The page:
Skip to content

'It's a catastrophe': Residents frustrated with pumping station delays, 'just awful' impact

City 'is experiencing challenges with contractor,' says Orillia official, but contractor says 'hands are tied' until city outlines 'the way that they want to go forward'

Residents of the Elgin Bay Club condo have grown increasingly frustrated with construction delays for a sewage pumping station being constructed next to their building.

A part of the city’s planned improvements to the Centennial Drive Area, the $10.6 million project on Cedar Island Road has been subject to stops and starts at various points since construction began last spring.

At the times where construction was moving forward, residents said significant dust levels and diesel generators prevented them from using their balconies, and that construction negatively impacted their day-to-day lives.

“We had constant dust and odour during the whole summer,” Cliff Whitfield, president of the condo association, told OrilliaMatters. "We were very rarely able to use our balconies, and we haven’t been able to clean our windows.”

“Last summer was just awful,” said resident and retired environmental consultant, Tom Griffiths. “(There were) pile drivers right off the corner of the building, and the building shook. I don't know … whether there's been any structural damage, but it was just an absolutely brutal summer for everybody here.”

However, construction has ground to a halt over the past several months, leaving residents wondering when it might finally be finished.

“I've seen nothing since January,” Whitfield said. “I've seen the odd person coming and checking for this or that, but no one actually working.”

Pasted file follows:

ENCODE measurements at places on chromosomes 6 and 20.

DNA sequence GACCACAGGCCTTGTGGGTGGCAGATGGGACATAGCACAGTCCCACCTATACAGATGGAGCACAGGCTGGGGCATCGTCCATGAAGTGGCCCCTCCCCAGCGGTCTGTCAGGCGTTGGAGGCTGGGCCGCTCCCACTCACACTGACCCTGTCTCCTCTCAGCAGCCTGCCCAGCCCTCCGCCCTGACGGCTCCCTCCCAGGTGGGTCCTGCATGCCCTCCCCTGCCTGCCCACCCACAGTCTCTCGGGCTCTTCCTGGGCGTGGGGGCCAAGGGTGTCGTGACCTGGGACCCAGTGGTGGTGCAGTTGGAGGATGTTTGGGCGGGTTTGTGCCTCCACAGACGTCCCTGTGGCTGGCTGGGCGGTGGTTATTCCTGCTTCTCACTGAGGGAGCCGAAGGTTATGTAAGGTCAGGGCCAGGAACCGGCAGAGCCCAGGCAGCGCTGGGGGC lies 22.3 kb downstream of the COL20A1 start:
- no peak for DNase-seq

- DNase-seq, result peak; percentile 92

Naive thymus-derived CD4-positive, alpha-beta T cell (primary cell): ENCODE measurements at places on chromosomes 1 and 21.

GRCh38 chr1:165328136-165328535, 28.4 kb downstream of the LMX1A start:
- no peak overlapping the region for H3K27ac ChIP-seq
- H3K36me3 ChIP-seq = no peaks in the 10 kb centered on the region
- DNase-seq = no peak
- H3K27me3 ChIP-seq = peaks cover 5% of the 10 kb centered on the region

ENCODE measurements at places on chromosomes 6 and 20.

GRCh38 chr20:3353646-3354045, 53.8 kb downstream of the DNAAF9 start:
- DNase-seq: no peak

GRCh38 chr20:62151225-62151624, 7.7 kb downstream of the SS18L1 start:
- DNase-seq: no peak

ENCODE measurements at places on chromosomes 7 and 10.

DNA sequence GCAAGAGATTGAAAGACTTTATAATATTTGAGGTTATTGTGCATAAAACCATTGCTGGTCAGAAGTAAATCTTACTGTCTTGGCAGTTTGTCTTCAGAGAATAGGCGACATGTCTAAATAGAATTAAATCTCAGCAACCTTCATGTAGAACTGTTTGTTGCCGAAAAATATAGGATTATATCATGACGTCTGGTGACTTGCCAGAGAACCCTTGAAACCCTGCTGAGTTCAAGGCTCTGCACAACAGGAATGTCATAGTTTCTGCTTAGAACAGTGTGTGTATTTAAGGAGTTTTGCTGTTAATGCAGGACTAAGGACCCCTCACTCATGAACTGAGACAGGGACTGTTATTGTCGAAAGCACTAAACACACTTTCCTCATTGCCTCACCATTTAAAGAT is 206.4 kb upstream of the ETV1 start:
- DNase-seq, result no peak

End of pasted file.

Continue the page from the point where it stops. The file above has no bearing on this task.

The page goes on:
Whitfield said that John Bravakis Enterprises (JBE), the contractor building the project, had been providing residents with a weekly progress report, but noted those reports ceased when construction stopped moving forward.

Debi Garbutt, an employee with JBE, said “construction has stopped primarily because of the winter,” but added the company is currently working on negotiating a path forward with the city.

“We are advising everybody that we are currently awaiting the City of Orillia’s determination and approval of the best path forward for the pump station,” she said. “Until we hear from the city, outlining the way that they want to go forward, our hands are tied.”

“That doesn’t mean that we aren't going to build the pump station,” she said. “It means that there are matters that have to be resolved, and when it's resolved with the City of Orillia, then we’ll go from there.”

Garbutt said that the last weekly update was sent out during the week of Feb. 4.

“We suggested to anyone who was looking for information that they contact the City of Orillia,” she said.

Melissa Gowanlock, the city’s manager of communications, similarly stated that the contractor and the city are currently experiencing challenges.

“The City is experiencing challenges with the contractor regarding contract implementation and interpretation for the Centennial Drive Phase 1 Reconstruction project,” she told OrilliaMatters in a statement. “This is not uncommon, especially in large construction projects of this magnitude. The City continues to work toward a resolution to have the work completed in a timely manner. We appreciate the community’s patience, especially those in the immediate vicinity of the project.”

Everitt Rayburn, resident and retired project manager, expressed frustration at the delays the project has experienced and the lack of communication throughout the process. 

“The last job I had as a project manager was indirectly for the city with the curling club,” he said. “We had meetings every week to ensure that we had a project that was on schedule, and that the work was being done in accordance with the contract documents. My thoughts when I look at this (is it’s a) catastrophe.”

Rayburn and Griffiths both condemned the city’s choice for the pumping station’s site, as well, as a creek runs nearby the condo and into Lake Couchiching.

“We fought vigorously – myself and other people,” Griffiths said. “It’s a dumb place to try to build it because it's reclaimed land on a floodplain and very close to a waterway going right into Lake Couchiching.”

Ian Sugden, the city’s manager of development services and engineering, was out of office this week and unable to provide comments for the story.


Reader Feedback

Greg McGrath-Goudie

About the Author: Greg McGrath-Goudie

Greg has been with Village Media since 2021, where he has worked as an LJI reporter for CollingwoodToday, and now as a city hall/general assignment reporter for OrilliaMatters
Read more